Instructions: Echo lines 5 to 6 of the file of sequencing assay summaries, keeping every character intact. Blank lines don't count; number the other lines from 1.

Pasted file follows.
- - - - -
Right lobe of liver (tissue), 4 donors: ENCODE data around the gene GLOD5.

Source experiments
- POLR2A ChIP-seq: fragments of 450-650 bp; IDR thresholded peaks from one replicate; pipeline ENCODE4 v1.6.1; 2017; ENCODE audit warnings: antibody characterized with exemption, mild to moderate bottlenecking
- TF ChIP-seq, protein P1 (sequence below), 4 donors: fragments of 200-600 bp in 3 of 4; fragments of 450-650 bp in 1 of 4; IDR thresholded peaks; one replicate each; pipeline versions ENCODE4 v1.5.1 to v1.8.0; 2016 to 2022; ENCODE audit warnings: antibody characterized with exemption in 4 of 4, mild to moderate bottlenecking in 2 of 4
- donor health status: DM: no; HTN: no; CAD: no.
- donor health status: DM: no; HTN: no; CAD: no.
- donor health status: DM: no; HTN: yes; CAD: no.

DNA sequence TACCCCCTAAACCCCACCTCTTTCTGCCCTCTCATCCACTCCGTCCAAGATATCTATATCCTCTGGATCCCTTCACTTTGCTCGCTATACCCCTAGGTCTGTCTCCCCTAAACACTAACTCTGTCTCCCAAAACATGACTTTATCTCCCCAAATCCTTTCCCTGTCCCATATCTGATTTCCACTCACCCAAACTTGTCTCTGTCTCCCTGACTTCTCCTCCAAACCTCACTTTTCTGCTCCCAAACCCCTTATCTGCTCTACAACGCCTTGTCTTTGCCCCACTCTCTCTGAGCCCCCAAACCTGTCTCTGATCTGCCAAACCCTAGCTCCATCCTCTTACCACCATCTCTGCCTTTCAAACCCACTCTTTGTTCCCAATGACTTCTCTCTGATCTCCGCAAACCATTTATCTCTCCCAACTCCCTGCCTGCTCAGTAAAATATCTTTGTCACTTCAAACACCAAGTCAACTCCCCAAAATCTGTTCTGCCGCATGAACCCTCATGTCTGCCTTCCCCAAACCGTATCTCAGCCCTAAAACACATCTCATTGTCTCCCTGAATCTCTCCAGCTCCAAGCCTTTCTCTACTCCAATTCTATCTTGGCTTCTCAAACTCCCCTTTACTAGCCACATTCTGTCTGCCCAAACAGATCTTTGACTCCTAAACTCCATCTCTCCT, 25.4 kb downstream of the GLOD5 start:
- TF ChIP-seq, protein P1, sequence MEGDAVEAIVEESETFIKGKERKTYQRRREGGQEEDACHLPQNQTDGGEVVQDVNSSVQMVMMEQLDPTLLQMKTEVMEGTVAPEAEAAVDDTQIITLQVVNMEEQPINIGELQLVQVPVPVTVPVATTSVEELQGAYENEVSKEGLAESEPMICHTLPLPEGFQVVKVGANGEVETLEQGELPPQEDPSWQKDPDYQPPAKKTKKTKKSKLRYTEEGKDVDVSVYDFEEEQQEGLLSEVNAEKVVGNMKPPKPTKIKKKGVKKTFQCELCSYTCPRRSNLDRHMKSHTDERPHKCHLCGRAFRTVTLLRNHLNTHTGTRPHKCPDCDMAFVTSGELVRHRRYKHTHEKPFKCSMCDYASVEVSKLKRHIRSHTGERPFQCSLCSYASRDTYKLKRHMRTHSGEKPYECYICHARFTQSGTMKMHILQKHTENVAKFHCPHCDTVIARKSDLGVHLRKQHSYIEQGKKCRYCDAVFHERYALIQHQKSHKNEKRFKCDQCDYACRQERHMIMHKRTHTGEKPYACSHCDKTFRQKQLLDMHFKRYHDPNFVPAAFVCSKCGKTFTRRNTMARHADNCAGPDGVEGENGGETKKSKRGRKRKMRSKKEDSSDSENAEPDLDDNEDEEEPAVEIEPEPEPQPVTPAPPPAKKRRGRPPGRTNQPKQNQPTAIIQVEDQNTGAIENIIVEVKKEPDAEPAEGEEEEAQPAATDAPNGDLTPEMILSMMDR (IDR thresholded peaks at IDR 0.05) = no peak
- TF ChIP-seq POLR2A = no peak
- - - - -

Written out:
- donor health status: DM: no; HTN: no; CAD: no.
- donor health status: DM: no; HTN: no; CAD: no.